So, the world has finally discovered Pinterest, one of our favourite sites in the whole world (wide web), and we’re so glad for it.
I have to admit, with nearly 600 pins across 50+ boards, I’m shamefully addicted and have collated boards on everything from stained glass and staircases to cool geeky products I’ve stumbled across online and wise quotes I’d like to remember.
The first time I saw Pinterest, the hairs on my arm stood on edge and I just knew it was something special. The minute I logged on (having begged an invitation from somewhere), I was knocked out by its potential power, for both business and pleasure.
In the intervening months, I’ve used it for my own entertainment (a little too much, perhaps, but always in the name of research, of course!) and for business. In fact, I’ve used it A LOT for business and with great benefit to Watermelon Media’s clients, as well as in my various other business ventures.
So, what is Pinterset?
In theory, Pinterest is just another way to share images online, but that very simple explanation belies the site’s potential power.
It’s different from other image sharing sites because it’s about collecting images from across the web on myriad topics, not just your favourite family snaps or collections of other great photos from strangers. It’s about sharing images (and now video) that you like, for no reason other than you like it.
Images are shared on topic-based boards, and that can be anything from hairstyles you like to cool new foods. Over time these boards become crammed with, generally, the best images on the topic – and people with similar interests are compelled to follow them because they’re created by someone with similar interests and a similar eye and you’re keen to see what they’ll next stumble across and share.
It’s not even about the person behind your favourite Pinterest board, it’s about the board itself and what wondrous gem will be pinned to it next!
Again, it sounds simple, perhaps not even that compelling, but once you try it, there really is no going back, especially if you’re a visual person or someone who works in a creative field.
Business uses of Pinterest:
Perhaps the best use of Pinterest for business is the ability to drive traffic back to your site. One of my projects involves adding new products from a client on Pinterest with a URL back to the product’s advertising page. Traffic has increased to each of the pages on Pinterest significantly and in the most unexpected of ways as users share the images – of their own accord.
The trick is ensuring that what goes online is compelling, not just an advertisement, but something beautiful, because Pinterest is about gorgeous images – many of them ads – but beautiful images that can be shared on the boards of anyone thinking the image is beautiful enough to be pinned onto their relevant board.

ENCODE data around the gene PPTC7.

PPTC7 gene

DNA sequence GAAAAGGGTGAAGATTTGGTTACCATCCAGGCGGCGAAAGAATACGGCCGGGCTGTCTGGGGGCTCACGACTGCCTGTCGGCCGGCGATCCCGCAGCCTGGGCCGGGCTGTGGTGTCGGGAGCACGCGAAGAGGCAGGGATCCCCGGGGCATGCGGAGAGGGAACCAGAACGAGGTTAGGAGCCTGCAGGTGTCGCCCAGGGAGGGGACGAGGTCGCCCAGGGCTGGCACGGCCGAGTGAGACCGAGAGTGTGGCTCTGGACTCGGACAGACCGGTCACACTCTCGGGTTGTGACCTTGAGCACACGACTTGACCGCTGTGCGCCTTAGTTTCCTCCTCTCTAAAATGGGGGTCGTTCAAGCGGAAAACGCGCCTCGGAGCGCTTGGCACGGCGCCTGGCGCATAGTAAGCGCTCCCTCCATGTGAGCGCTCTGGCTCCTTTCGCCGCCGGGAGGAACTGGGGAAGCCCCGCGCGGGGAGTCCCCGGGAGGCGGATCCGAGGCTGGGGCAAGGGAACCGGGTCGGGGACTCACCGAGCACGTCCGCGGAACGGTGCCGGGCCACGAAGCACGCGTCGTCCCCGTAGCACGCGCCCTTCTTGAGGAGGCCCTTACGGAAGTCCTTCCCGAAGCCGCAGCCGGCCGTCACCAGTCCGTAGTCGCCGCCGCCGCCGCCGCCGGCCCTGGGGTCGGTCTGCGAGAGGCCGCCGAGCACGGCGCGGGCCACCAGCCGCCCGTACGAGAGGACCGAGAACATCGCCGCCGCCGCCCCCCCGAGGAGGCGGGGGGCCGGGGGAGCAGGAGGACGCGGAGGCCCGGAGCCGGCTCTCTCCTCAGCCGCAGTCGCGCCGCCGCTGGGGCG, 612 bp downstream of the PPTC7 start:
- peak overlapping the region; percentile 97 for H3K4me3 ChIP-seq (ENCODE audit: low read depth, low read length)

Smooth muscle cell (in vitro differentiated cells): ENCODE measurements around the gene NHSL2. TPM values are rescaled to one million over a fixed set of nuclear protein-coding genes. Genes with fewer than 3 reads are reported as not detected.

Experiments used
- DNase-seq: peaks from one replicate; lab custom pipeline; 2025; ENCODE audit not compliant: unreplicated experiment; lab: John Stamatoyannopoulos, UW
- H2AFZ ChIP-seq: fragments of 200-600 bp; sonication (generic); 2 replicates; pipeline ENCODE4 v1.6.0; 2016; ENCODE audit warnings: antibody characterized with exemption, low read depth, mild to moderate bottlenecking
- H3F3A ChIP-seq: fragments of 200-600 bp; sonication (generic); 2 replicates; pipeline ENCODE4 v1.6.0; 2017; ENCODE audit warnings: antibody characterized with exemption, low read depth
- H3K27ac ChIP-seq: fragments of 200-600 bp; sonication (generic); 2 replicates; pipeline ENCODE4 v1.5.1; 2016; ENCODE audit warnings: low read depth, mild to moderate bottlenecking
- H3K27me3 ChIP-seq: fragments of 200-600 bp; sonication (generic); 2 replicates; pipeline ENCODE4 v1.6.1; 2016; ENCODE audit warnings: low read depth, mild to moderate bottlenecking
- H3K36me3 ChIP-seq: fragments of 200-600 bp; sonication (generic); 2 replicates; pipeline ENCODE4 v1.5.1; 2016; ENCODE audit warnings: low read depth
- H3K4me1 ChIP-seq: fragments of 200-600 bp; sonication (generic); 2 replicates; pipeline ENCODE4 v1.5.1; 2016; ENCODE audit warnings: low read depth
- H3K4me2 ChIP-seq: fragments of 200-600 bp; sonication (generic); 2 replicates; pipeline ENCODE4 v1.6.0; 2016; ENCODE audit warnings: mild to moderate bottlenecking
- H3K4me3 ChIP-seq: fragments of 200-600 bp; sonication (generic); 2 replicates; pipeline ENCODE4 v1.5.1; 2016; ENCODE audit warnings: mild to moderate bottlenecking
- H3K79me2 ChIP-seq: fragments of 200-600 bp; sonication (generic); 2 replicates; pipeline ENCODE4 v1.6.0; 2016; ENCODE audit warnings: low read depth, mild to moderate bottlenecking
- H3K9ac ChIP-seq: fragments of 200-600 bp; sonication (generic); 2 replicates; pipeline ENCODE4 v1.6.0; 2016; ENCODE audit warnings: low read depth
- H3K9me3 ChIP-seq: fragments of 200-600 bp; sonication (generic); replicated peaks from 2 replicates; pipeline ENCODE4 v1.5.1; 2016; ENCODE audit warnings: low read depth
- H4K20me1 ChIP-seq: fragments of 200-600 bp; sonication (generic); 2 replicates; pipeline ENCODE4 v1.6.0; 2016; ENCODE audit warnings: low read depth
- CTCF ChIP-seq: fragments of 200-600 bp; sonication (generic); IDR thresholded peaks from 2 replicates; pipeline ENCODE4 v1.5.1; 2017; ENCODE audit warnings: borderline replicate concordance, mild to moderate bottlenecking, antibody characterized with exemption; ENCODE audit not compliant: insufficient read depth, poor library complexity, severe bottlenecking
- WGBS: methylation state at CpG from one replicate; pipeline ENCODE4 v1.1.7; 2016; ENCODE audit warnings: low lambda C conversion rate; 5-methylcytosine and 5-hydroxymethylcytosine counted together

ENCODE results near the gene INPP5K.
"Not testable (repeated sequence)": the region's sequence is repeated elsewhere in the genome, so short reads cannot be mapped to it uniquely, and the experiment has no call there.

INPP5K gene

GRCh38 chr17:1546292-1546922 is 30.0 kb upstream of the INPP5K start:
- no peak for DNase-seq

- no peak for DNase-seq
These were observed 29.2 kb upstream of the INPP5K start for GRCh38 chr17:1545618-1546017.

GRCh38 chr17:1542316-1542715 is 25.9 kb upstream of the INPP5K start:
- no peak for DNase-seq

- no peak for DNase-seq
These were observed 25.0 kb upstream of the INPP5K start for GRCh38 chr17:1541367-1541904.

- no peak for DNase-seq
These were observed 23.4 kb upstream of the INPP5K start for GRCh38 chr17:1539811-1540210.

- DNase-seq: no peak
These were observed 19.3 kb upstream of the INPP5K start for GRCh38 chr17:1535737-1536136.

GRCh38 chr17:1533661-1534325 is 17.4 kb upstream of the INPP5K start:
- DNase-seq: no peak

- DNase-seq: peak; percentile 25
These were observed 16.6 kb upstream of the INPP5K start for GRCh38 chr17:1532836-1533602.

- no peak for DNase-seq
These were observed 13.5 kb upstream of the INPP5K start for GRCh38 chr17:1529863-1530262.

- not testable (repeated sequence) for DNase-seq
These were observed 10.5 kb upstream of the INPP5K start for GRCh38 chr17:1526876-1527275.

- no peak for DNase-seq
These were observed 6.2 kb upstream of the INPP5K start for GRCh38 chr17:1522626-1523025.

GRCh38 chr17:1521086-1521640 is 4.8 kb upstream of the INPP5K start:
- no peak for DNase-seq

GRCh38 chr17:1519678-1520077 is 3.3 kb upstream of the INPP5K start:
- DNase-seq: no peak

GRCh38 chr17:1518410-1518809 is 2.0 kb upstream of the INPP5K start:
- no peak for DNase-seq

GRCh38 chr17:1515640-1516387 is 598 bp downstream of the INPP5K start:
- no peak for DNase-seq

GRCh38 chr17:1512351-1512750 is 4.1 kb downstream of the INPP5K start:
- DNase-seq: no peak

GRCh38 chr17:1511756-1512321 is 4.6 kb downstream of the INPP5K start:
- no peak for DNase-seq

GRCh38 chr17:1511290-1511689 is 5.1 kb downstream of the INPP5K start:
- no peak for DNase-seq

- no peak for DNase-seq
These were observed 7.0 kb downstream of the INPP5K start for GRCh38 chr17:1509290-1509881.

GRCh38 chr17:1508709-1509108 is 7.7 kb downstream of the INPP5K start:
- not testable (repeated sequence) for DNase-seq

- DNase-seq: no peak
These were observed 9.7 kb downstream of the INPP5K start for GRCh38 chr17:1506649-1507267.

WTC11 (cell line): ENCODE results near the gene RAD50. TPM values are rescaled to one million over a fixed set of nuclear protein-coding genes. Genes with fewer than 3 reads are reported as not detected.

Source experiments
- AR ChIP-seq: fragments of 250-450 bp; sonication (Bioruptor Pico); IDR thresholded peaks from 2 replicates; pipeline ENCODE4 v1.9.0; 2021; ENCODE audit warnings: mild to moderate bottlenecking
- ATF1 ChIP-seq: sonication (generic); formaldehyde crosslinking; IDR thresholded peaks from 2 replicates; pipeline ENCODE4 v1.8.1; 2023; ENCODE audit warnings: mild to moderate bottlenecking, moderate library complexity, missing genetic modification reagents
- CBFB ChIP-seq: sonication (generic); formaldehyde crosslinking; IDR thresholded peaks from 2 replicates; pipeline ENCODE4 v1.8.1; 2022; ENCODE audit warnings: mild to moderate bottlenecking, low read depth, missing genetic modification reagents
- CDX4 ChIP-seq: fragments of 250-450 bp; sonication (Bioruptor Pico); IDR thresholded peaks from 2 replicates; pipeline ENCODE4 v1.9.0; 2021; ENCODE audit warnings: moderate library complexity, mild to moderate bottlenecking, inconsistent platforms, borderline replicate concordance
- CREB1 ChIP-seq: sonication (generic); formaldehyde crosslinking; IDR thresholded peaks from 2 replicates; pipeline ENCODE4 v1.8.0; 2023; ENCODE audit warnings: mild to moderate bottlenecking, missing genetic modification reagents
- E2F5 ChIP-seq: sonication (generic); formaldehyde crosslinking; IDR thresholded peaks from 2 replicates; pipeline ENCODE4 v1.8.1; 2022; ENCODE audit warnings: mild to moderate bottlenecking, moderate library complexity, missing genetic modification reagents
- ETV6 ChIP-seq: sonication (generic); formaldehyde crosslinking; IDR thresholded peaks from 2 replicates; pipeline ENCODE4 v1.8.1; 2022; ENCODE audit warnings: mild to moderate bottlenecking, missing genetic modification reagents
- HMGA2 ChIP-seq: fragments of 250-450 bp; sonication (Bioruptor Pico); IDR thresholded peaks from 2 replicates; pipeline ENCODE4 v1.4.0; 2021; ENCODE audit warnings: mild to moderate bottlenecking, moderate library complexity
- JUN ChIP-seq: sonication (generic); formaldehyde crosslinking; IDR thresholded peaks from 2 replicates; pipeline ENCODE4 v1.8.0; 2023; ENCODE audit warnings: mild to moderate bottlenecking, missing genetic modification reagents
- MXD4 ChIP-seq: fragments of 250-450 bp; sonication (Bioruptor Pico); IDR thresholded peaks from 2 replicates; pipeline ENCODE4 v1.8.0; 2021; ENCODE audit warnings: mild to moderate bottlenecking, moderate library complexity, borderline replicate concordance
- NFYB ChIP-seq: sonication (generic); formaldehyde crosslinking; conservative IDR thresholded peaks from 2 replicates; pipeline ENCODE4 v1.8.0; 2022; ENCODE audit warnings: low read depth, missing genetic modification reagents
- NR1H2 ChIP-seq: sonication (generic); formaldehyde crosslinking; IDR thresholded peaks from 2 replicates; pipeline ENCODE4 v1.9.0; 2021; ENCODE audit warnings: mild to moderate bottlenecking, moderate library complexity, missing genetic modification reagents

Once they find a gorgeous image and pin it to their board, the link goes with it – and sticks with it whenever that image is shared unless the user changes it and, from my own experience, I rarely delete the original link.
Secondly, Watermelon Media uses Pinterest as virtual storyboards and colour boards for clients, allowing them to peruse ideas online and then collate and share them digitally, not unlike the way a designer or artist may create an inspiration board before embarking on a new creative venture.
Both sides of the equation, the client and Watermelon Media, get a much clearer vision of what is expected and desired – and it can be added to easily by the simple sharing of a new pin.
There are, however, two downsides to this wonderful tool:
1) All Pinterest boards are public. You can’t have private Pinterest boards (yet?), which is annoying because it would improve the site’s potential use in business a thousandfold. I know that for the clients we use Pinterest for, we have to set up nondescript usernames in order to keep projects confidential or at least out of the public eye. It’s frustrating because the power Pinterest holds for the business space. It’s inevitable that the feature will come, eventually.
2) I know I shouldn’t complain, especially given the app is free, but the site tends to buckle under the load and, more often than not, is unresponsive, which makes pinning a little unpredictable. It’s more frustrating than anything else, but it is, essentially, still a startup (it’s not even a year old), so as investors start pouring cash into it, I’m sure we’ll see the site stabilize.
Until then, sign up. You’ll love it. You can also check out my personal Pinterest board – http://pinterest.com/sam_amjadali/ – as well as Watermelon Media’s Pinterest board – http://pinterest.com/watermelonmedia/- but we’re keeping that on the down low for a little while! Oh, and if you’d like an invitation or have any questions, email me, Samantha (firstname.lastname@example.org).